Meningococcal cases could rise with shifting seasons, experts warn

Protection: Vaccination for meningococcal disease types A, C, W and Y, is available on the National Immunisation Program.
Protection: Vaccination for meningococcal disease types A, C, W and Y, is available on the National Immunisation Program.

The local health district is urging people to be alert to lesser known signs of meningococcal disease, with two cases already reported in the area this year and the peak period for the disease still more than a month away.

Public health unit director of South Eastern Sydney Local Health District (SESLHD), Professor Mark Ferson, says meningococcal disease can occur at any time of year but cases normally start to increase towards the end of flu season when people's immune systems are weaker from viruses.

"Last year SESLHD reported 10 cases of meningococcal disease. It is a rare but serious bacterial infection that can cause death within hours so the more symptoms people know about, the better," he said.

"Most cases occur in infants, young children, teenagers and young adults, although people of any age can be affected."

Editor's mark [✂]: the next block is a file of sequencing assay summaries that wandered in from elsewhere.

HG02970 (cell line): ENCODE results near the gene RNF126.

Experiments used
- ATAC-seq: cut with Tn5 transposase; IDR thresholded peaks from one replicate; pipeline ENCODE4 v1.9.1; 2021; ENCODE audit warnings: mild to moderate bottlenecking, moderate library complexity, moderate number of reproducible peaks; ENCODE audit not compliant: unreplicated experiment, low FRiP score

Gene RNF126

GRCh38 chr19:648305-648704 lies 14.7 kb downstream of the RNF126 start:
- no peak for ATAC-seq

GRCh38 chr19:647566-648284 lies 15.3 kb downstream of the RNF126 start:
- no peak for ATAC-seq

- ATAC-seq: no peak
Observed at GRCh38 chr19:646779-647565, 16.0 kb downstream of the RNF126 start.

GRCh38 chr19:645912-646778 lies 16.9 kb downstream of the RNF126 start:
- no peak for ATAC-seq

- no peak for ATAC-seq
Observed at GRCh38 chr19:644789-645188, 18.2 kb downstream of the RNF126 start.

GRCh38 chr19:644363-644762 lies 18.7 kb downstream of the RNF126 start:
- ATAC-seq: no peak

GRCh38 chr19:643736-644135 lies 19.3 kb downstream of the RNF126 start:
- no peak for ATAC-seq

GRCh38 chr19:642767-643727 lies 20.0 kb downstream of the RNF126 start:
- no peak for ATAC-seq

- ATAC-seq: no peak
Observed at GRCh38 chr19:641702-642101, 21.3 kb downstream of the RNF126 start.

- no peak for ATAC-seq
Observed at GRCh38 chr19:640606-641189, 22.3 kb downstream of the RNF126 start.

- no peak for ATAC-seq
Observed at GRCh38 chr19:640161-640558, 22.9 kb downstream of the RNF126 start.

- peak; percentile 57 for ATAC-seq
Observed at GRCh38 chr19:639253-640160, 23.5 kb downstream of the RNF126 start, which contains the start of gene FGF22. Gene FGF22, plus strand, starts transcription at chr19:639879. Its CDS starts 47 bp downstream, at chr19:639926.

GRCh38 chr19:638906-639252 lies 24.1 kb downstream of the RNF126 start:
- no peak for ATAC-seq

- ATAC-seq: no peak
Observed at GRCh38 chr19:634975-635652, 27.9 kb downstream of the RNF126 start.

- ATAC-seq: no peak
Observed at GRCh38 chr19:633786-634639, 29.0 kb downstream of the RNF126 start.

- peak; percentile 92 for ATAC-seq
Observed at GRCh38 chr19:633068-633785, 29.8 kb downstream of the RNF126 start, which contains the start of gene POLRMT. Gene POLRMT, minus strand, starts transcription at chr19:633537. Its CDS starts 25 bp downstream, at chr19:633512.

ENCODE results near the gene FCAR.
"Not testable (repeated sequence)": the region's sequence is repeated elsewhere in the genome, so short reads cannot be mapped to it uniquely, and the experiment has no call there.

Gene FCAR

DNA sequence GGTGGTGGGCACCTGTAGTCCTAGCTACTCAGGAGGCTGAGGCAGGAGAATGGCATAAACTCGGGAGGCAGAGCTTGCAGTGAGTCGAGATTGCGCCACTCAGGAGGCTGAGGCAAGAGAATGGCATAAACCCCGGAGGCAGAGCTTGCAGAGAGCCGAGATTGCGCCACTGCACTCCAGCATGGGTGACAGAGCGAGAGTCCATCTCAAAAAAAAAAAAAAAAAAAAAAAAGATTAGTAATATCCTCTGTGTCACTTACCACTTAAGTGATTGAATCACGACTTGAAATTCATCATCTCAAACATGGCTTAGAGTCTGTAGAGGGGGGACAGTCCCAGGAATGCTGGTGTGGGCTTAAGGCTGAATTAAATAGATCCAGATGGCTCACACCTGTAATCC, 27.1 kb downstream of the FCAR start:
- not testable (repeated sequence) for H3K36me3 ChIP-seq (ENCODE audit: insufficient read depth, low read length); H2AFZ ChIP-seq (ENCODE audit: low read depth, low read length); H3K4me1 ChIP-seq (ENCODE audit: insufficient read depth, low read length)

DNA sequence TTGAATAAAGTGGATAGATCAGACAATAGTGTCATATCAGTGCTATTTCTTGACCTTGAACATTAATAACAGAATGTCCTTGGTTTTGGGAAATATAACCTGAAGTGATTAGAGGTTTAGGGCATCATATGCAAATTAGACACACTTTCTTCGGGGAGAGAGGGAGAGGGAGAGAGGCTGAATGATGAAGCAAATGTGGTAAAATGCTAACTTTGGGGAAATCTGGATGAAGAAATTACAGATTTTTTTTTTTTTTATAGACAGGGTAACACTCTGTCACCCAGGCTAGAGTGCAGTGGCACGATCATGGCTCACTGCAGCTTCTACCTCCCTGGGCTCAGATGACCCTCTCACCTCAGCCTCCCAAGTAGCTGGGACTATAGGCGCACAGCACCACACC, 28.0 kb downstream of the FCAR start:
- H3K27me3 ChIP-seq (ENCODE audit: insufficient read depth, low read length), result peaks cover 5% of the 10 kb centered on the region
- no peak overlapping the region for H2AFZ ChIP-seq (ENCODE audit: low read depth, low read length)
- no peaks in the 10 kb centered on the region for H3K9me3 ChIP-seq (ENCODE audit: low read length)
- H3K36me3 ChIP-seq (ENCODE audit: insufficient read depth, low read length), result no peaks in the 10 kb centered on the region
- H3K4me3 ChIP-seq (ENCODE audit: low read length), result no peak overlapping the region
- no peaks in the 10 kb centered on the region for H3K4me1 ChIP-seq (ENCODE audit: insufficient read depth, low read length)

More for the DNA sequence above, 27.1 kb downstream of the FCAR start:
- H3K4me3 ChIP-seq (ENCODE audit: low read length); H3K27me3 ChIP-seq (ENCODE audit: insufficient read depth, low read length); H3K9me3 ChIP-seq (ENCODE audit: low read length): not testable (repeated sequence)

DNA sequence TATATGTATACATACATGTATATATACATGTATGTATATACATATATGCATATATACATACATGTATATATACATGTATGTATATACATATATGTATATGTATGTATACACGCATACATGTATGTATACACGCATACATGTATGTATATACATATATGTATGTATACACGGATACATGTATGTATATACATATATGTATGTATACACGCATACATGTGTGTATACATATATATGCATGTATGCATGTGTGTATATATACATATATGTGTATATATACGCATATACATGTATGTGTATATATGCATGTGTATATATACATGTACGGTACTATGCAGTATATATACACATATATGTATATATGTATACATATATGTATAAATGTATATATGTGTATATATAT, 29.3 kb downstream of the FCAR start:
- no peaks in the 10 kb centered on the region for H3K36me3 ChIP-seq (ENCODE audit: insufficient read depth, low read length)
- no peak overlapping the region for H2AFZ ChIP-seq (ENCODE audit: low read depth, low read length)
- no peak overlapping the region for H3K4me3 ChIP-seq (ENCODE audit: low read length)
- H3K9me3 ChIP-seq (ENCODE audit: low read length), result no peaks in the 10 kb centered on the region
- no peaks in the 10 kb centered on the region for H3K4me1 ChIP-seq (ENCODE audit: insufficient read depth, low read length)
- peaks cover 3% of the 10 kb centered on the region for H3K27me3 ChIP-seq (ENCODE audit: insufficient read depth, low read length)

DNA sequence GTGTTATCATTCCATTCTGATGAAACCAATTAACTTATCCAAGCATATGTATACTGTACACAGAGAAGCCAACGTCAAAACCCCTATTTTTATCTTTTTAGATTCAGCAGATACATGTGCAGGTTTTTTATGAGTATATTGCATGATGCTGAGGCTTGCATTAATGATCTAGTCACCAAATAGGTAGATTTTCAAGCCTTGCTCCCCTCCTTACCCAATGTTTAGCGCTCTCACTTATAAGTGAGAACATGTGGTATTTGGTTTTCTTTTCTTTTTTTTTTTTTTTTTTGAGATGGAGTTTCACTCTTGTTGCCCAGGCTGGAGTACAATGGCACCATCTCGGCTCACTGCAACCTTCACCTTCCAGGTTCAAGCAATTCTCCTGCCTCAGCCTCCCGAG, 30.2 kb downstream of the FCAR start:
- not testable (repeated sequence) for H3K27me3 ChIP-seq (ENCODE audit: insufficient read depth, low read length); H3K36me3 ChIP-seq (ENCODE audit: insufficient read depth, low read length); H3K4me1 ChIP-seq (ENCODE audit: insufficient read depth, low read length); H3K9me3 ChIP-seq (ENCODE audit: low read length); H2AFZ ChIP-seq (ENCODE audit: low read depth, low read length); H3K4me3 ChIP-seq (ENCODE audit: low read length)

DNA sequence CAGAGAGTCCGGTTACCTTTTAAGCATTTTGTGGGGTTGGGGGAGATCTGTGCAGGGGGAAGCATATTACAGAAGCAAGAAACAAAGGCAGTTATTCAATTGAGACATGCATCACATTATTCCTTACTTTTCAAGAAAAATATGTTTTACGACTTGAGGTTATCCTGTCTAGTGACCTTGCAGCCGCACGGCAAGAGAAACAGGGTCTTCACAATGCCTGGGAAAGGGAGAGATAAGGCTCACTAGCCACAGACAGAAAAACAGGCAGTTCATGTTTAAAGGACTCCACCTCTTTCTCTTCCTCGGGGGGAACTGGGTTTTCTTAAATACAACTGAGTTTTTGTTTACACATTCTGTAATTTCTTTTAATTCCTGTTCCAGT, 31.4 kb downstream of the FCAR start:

NSW Health's director of communicable diseases, Vicky Sheppeard says meningococcal can often mimic other common illnesses, so it is important people be aware nearer spring that nausea symptoms, vomiting, neck stiffness, joint pain, light sensitivity, or a sudden fever, could be something else.

"Most people normally associate meningococcal disease with a rash of red-purple spots or bruises but in some cases a rash doesn't appear, or it could be the last symptom to take shape," Dr Sheppeard said.

Meningococcal infection does not spread easily. It is spread by secretions from the nose and throat of a person who is carrying the bacteria. Close and prolonged contact is needed to pass it on.

"It more commonly occurs in people aged between 15-24 years as they tend to be involved in more intimate social activities such as kissing," Dr Sheppeard said.

Vaccination for meningococcal disease types A, C, W and Y, is available on the National Immunisation Program for infants at 12 months of age and adolescents in year 10.

Any adolescents aged 15 to 19 years who miss the vaccine in school are eligible for a free vaccine from their GP.

But, as there are several strains of meningococcal disease, and vaccination does not cover all strains, even vaccinated people need to be on the lookout for symptoms.

The latest Annual Immunisation Report shows vaccination rates in NSW are at their highest level ever, with close to 95 per cent of five year olds fully vaccinated.

The NSW government will invest around $130 million in the 2019-20 Immunisation Program Budget, including Commonwealth and state vaccines.

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